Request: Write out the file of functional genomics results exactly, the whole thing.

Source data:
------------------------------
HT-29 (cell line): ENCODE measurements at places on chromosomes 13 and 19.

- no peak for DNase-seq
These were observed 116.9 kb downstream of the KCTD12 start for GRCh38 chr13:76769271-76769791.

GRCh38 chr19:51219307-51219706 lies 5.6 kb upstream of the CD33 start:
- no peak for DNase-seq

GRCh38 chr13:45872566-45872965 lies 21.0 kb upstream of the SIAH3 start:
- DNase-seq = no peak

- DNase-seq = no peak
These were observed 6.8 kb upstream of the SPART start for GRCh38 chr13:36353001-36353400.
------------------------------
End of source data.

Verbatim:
HT-29 (cell line): ENCODE measurements at places on chromosomes 13 and 19.

- no peak for DNase-seq
These were observed 116.9 kb downstream of the KCTD12 start for GRCh38 chr13:76769271-76769791.

GRCh38 chr19:51219307-51219706 lies 5.6 kb upstream of the CD33 start:
- no peak for DNase-seq

GRCh38 chr13:45872566-45872965 lies 21.0 kb upstream of the SIAH3 start:
- DNase-seq = no peak

- DNase-seq = no peak
These were observed 6.8 kb upstream of the SPART start for GRCh38 chr13:36353001-36353400.